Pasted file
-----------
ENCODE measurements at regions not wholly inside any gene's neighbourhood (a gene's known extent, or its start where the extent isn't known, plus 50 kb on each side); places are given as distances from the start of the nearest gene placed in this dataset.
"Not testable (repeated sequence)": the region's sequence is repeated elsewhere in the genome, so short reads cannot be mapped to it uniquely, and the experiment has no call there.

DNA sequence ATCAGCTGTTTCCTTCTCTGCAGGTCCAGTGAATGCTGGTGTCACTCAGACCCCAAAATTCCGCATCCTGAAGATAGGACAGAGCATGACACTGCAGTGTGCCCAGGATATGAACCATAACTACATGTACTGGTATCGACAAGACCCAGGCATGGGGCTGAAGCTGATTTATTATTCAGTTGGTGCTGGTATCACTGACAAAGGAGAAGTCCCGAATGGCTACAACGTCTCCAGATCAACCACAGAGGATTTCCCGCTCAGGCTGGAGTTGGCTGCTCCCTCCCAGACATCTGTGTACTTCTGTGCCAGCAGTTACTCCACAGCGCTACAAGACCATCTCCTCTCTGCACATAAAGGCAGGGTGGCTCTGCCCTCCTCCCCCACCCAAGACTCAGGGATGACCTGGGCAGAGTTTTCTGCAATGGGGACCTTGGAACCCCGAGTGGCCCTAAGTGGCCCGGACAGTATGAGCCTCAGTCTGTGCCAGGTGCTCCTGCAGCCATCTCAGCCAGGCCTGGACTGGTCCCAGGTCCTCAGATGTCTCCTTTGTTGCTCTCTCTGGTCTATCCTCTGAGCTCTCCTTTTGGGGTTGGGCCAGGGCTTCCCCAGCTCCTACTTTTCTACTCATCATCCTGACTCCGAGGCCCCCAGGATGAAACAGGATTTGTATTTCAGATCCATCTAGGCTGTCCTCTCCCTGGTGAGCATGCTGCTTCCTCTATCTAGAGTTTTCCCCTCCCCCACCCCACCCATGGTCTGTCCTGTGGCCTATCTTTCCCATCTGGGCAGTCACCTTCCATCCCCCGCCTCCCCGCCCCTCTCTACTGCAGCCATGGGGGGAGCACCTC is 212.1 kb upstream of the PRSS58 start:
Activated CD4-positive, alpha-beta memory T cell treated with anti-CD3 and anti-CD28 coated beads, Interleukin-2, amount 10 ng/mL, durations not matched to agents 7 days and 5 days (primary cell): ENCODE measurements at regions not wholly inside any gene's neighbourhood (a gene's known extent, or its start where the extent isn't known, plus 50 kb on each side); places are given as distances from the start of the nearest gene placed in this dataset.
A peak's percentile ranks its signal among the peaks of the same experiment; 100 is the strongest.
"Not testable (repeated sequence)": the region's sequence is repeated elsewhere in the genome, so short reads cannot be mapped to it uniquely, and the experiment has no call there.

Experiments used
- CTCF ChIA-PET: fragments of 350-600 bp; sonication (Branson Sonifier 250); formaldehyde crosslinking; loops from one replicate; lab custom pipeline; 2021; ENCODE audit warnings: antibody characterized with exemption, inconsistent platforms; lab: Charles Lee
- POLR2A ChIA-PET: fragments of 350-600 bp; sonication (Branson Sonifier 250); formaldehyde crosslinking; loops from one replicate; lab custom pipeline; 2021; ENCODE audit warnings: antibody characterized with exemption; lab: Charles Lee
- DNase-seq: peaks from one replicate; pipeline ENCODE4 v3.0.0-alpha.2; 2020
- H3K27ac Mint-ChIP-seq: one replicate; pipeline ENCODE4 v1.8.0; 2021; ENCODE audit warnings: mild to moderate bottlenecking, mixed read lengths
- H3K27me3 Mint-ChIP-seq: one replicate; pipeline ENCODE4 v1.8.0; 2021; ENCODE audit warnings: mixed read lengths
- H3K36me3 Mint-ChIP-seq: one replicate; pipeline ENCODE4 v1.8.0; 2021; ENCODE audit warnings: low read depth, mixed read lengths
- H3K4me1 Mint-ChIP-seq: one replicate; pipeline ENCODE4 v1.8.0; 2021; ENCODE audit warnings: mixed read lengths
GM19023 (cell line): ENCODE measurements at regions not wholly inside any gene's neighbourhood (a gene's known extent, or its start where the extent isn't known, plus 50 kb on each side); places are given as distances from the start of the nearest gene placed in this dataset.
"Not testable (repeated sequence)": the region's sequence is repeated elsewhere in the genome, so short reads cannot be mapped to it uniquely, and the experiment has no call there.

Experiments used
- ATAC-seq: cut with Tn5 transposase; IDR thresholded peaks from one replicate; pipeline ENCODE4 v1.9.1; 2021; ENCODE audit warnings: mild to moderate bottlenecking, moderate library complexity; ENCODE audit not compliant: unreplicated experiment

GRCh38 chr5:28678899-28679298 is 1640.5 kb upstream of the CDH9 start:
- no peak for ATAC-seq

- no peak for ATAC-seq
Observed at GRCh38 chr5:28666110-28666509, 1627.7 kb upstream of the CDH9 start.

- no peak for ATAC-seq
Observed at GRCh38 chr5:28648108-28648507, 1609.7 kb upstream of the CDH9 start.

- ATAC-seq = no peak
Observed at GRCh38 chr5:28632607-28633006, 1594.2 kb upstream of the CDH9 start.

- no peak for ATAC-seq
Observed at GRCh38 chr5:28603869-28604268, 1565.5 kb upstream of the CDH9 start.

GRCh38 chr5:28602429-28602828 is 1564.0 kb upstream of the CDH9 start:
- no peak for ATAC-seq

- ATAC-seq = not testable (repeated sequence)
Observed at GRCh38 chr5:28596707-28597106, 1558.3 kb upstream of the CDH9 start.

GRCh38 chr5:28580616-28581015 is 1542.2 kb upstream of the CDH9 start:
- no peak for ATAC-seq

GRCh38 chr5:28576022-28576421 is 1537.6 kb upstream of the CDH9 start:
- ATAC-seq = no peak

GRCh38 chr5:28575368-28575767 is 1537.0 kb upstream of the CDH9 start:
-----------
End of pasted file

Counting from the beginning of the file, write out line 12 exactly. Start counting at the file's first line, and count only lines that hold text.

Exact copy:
- H3K27me3 Mint-ChIP-seq: one replicate; pipeline ENCODE4 v1.8.0; 2021; ENCODE audit warnings: mixed read lengths